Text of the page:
To demonstrate this point, Fumio recalls a system the lab designed that used a robot to lift a plaster board and install it on a wall. This allowed the robot to work during the whole process, up to the point of fixing the plaster board with screws. When he showed the system to the workers, they were able to provide valuable input to optimize the design.
“This is very helpful in terms of technical hurdles when considering social implementation,” Fumio said. “In the past, technical hurdles had been raised to realize all tasks with robots, but the important thing was that people and robots understood each other's strengths and weaknesses, and that researchers did not decide the roles of robots, but rather confirmed the roles of robots based on the voices of the field. By doing so, I think the practical application of robots will be accelerated."
The Social Implementation of Humanoid Robots
Staff working in Fumio’s lab are highly motivated to create a human-like system to take on work that only humanoid robots can do. They continue to develop products while imagining how they would work in the field.
"Humanoid robots would be ideal for a site where very big things such as airplanes, ships, buildings and houses are made. In fact, when you go to a place like this, there's very little automation like there is in a car factory. It's impossible to build a system where robots assemble cars around a moving conveyer belt in an airplane or ship factory."
During automobile production, industrial robots assemble windows and doors on flowing belts and weld car bodies supported by jigs, but they actually do not have a large range of motion. Building an airplane or ship requires robots to accomplish a number of different tasks using various tools.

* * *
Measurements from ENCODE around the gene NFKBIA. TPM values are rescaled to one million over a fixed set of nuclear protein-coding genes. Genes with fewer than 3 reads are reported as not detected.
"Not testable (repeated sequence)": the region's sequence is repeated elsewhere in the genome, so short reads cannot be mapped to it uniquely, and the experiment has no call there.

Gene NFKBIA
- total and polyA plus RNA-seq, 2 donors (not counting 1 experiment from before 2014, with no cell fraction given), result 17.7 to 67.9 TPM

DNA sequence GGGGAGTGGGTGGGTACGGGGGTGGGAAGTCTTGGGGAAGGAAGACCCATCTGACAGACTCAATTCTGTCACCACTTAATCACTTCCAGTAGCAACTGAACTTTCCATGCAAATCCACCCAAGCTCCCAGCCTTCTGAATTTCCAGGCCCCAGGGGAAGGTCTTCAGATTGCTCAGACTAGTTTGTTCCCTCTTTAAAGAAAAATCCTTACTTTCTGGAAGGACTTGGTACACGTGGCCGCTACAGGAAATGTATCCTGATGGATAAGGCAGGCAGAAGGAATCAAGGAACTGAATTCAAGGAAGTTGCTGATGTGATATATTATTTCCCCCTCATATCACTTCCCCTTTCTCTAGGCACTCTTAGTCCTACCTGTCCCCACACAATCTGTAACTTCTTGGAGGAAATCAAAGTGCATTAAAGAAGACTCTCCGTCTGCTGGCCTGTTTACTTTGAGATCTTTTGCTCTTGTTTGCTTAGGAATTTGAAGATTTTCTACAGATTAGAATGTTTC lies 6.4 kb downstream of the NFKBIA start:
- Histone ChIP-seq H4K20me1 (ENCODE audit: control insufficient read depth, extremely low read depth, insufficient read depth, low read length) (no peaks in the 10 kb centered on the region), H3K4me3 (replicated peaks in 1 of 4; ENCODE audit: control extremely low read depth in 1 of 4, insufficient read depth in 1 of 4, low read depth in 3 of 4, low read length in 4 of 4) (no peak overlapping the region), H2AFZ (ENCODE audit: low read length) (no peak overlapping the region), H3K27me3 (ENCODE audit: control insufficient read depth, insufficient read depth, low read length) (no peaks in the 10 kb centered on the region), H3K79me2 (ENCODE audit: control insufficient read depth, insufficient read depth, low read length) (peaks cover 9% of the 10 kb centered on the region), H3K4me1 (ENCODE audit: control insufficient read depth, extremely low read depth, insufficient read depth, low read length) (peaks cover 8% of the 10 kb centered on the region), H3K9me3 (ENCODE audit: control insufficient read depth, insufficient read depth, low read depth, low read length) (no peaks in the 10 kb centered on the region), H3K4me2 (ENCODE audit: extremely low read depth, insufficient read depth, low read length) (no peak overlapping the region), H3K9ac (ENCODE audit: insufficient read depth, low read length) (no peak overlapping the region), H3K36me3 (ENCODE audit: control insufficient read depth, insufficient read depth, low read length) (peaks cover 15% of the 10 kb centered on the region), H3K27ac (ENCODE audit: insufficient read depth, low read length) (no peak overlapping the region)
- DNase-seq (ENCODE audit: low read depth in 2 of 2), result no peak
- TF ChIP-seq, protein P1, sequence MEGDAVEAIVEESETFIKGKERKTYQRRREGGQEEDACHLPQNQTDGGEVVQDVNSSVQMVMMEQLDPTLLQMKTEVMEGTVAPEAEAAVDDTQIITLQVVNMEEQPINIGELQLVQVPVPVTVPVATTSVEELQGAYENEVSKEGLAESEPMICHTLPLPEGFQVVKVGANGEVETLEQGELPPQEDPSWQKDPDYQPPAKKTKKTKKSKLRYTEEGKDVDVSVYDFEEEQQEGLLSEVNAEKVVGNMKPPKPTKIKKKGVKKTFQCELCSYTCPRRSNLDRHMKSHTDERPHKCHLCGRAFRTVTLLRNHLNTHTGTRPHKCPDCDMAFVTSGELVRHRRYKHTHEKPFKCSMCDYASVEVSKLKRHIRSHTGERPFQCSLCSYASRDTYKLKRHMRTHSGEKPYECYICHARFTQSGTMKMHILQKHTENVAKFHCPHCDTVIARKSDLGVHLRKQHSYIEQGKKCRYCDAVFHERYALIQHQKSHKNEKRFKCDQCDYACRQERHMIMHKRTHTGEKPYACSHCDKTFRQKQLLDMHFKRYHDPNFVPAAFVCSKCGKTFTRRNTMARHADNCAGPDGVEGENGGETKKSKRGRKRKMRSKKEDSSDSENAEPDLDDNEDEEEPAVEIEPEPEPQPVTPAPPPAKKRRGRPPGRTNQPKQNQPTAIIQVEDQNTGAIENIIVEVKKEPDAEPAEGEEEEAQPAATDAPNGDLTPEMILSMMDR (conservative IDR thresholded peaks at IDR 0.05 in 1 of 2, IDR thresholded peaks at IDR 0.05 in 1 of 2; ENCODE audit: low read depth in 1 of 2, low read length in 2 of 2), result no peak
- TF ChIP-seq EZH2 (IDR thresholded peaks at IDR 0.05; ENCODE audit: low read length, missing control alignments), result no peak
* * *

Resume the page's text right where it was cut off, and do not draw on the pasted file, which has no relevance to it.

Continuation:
Because automotive industrial robots perform tasks like assembling windows and doors on a conveyor belt and welding car bodies supported by a jig, their working range does not need to be large. However, when it comes to making airplanes and ships, it is necessary for robots to walk around the large-scale products during assembly, climb steps, and perform a number of different tasks while navigating the work site. They also have to be on able to avoid obstables, such as materials and tools scattered on the floor.
"There are two approaches to automating these sites. One approach is to allow a humanoid robot to do exactly what a human is doing. The other is to radically change how airplanes, houses, and themselves are made from the perspective of automation,” Fumio explains. “For example, in the case of a house, the construction method is completely changed, such as making most of the parts in the factory and only loading them at the site. But neither is so easy. We need to mix and match both approaches."
Another task that Fumio and his colleagues think humanoid robots can tackle is that of a sort of tester. For example, think about performance testing for a wearable robotic exoskeleton. Currently, it is difficult to collect quantitative data due to the human subject’s feelings, fatigue and sensitivity. But with robots, it is possible to make objective measurements even after repeating the same action 100 times. Fumio also said they could use an actively moving dummy robot for car crash tests, which could provide better measurements than tests using static dummies.